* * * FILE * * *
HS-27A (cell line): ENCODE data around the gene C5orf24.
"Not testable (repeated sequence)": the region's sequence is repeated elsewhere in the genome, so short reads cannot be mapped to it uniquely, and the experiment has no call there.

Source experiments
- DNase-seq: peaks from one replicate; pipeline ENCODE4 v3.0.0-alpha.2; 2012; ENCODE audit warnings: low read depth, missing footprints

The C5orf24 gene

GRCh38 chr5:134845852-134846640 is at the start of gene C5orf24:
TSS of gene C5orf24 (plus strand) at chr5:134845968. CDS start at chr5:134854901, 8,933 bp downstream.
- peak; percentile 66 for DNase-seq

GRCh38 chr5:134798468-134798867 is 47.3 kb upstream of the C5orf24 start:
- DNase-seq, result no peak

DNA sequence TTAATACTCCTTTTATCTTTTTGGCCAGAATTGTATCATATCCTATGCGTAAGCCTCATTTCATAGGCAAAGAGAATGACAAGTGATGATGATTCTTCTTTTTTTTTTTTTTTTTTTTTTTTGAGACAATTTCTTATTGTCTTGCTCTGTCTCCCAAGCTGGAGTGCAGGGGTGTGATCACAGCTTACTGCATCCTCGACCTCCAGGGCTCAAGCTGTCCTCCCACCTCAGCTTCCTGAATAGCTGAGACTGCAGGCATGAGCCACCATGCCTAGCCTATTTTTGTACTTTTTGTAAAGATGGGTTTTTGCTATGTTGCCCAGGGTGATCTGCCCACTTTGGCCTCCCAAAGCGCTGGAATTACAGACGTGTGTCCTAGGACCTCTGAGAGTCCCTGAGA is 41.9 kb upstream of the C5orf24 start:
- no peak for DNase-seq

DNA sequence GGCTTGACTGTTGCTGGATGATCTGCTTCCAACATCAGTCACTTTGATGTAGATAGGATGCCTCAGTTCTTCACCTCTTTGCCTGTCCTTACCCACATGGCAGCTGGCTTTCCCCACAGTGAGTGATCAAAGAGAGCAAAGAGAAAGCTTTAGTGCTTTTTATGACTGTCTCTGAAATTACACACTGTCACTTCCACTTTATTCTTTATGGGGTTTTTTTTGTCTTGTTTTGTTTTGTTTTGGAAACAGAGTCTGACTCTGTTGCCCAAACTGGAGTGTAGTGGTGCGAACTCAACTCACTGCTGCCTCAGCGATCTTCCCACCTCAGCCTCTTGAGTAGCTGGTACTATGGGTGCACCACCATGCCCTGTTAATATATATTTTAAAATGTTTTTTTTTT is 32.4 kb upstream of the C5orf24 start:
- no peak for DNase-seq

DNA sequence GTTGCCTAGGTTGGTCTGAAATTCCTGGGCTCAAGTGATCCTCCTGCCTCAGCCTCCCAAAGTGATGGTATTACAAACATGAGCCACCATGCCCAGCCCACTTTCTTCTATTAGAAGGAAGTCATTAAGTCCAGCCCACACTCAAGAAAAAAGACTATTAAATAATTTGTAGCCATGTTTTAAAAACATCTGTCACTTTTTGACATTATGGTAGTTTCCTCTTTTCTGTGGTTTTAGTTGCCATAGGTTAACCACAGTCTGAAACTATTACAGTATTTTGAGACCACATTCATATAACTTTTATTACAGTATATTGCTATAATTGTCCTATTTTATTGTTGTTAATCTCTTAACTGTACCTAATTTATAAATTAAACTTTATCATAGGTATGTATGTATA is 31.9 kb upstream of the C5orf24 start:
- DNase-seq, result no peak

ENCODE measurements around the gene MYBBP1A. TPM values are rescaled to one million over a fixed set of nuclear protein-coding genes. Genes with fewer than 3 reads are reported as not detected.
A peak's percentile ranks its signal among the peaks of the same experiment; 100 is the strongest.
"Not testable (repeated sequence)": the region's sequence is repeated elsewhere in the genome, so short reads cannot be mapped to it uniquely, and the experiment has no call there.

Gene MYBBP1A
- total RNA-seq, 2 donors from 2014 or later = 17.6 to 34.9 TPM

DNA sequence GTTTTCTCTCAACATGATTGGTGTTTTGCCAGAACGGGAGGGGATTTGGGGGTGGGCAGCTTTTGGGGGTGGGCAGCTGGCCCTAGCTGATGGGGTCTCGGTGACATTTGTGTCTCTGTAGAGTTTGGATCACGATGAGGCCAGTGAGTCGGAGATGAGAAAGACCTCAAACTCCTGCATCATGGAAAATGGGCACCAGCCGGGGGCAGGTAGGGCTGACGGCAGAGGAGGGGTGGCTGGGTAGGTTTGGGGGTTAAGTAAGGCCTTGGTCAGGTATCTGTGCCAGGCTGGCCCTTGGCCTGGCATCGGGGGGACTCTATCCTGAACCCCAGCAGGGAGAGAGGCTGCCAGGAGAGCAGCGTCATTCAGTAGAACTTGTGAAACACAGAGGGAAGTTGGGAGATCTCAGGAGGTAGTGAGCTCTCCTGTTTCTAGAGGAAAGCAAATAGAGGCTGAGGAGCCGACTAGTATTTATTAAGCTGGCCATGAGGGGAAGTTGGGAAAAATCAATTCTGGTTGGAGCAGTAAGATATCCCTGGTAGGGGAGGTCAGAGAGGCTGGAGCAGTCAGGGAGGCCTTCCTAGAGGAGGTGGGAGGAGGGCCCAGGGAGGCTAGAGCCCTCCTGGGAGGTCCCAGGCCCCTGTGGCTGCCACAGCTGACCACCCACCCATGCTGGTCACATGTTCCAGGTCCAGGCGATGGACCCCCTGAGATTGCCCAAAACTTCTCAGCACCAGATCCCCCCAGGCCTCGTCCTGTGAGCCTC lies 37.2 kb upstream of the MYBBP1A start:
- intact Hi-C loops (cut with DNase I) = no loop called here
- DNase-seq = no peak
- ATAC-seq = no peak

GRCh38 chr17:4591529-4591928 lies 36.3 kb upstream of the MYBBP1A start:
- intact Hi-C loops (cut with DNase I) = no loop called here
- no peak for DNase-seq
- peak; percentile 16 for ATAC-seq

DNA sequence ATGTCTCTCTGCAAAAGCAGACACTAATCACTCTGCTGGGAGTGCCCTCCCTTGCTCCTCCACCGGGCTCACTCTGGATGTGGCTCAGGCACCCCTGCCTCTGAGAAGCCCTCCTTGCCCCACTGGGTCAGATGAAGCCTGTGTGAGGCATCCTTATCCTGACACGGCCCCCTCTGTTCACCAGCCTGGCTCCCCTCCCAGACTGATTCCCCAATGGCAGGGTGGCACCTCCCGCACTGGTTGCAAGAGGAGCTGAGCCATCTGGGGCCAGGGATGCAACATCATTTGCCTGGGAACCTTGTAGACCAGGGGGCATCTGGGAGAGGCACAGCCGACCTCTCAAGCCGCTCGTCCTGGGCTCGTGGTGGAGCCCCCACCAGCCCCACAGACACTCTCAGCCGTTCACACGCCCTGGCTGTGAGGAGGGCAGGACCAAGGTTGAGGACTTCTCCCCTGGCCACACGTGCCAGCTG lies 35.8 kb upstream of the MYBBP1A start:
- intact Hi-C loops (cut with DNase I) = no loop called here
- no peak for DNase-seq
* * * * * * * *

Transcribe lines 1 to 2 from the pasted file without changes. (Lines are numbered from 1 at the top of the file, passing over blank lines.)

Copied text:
HS-27A (cell line): ENCODE data around the gene C5orf24.
"Not testable (repeated sequence)": the region's sequence is repeated elsewhere in the genome, so short reads cannot be mapped to it uniquely, and the experiment has no call there.